When I finally found it, I felt like a heroic protagonist facing up to their arch nemesis.

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Except I looked a bit more like this…

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If you enjoyed this post, feel free to check out some of my other posts. I often have profound thoughts on important, life-affirming subjects such as dogs, social awkwardness and scary animals that freak me out.

For more blog posts and drawings, you can also follow me on Facebook and Instagram.

How Not To Pack For A Holiday.

I live in UK – a country that is notorious for having bad weather.

However, I would argue that problem with the weather in the UK is not that it is consistently bad but that it is not consistent at all.summer_LI

In summer, the idea of travelling abroad in search of more consistently nice weather becomes very appealing, especially as the internet provides us with access to thousands of websites advertising exciting holiday destinations.

This year, however, the number of travel destinations available to me has been somewhat limited by the amount of money in my bank account.

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I have decided to stay at home this summer which is probably for the best because I am not very good at preparing to go on holiday.

This is mainly because I have a tendency to pack significantly more than I need in order to compensate for a range of (often completely implausible) scenarios.

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My tendency to pack excessive amounts extends beyond clothing.

When packing, I am fully conscious of the fact that I’m going on holiday for a couple of weeks.

However, for some reason, I insist on taking enough toiletries to open up a beauty store.

I guess I find it comforting to set off on my travels safe in the knowledge that if I was unable to return home, I would have sufficient supplies to establish a living for myself in the local cosmetics industry.

I probably read about four books in a three month period.

However, when I go on holiday, I pack under the assumption that my reading speed will increase so drastically that I will manage to get through the same amount of books in the space of a single week.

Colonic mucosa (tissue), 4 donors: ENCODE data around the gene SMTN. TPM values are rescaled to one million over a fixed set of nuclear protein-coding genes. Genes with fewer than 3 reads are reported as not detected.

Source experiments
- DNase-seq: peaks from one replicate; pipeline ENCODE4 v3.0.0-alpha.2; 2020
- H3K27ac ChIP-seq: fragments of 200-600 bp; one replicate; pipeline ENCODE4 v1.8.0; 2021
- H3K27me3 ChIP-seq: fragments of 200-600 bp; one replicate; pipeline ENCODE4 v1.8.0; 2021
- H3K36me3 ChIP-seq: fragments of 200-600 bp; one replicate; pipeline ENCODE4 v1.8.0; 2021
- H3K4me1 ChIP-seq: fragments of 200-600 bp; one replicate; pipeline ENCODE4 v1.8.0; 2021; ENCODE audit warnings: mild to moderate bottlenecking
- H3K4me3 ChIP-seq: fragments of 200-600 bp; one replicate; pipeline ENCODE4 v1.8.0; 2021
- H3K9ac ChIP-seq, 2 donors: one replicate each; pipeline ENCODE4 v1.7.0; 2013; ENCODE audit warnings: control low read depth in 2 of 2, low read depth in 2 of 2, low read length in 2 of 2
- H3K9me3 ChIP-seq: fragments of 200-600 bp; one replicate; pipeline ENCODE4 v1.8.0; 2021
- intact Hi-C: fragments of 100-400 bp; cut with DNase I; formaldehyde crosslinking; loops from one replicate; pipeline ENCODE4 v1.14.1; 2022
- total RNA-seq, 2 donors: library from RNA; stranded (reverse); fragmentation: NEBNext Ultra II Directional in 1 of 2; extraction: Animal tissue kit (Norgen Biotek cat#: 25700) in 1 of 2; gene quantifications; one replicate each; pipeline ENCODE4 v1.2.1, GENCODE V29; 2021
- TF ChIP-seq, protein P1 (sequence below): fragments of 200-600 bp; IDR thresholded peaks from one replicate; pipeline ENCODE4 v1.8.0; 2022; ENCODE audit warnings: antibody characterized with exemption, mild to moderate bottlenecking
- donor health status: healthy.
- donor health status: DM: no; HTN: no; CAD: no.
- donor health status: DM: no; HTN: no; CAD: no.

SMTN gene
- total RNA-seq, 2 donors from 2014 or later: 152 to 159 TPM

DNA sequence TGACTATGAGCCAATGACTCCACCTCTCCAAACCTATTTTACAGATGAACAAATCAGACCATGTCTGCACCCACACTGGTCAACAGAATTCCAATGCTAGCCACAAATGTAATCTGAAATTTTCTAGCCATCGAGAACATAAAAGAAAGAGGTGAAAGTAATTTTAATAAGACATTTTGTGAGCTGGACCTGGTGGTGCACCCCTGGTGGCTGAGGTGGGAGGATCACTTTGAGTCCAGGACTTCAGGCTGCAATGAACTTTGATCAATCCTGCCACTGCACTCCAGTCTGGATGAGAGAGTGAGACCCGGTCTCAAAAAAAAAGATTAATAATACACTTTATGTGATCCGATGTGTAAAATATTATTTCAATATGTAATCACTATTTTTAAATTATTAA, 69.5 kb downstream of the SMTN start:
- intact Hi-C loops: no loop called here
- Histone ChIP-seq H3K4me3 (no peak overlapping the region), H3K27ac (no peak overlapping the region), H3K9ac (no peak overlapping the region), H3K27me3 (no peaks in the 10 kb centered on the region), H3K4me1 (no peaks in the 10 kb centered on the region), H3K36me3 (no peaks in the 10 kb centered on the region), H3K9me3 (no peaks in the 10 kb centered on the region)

Once I have gathered everything that I intend to take with me together, I tend to spend around half and hour glancing back and forth between the mountainous pile of clothes, books and toiletries and my suitcase, thinking that fitting everything in will require me to defy the physical laws of the universe.

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Any sensible person would approach this task in a logical way, neatly folding each individual piece of clothing before placing them one by one into their suitcase.

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In contrast, I attempt to shorten the process by adopting a more unrefined ‘shove it all in and hope for the best’ approach.

This involves throwing all of my possessions into my bag in the hope that they will miraculously adopt the physical properties of a liquid and adapt to fit the shape of their container.

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When this doesn’t work, I resort to sitting on top of the suitcase and using my entire body weight in a vain attempt to compress its contents down to a size where it is possible to close the zip.

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When this proves ineffective, I add the force of gravity to the equation.

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However, the sheer force of my possessions pressing against the confines of the suitcase is enough to create an equal and opposite reaction that overwhelms the downward motion of my body.

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Once I have realised that the force of my willpower alone is not enough to pack my bag, I tend to adopt the more tactical approach of rolling my clothes up like burritos in order to reduce their volume.

However, reducing the volume of the luggage only serves to increase its density, meaning that by the time my suitcase is fully packed, it is so heavy that it develops its own gravitational pull.

Getting to the airport becomes a struggle between my desire to move forwards towards the departure gate and the force of my bag dragging me backwards.

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If you enjoyed this post, feel free to check out some of my other posts. I often have profound thoughts on important, life-affirming subjects such as dogs, social awkwardness and scary animals that freak me out.

For more blog posts and drawings, you can also follow me on Facebook and Instagram.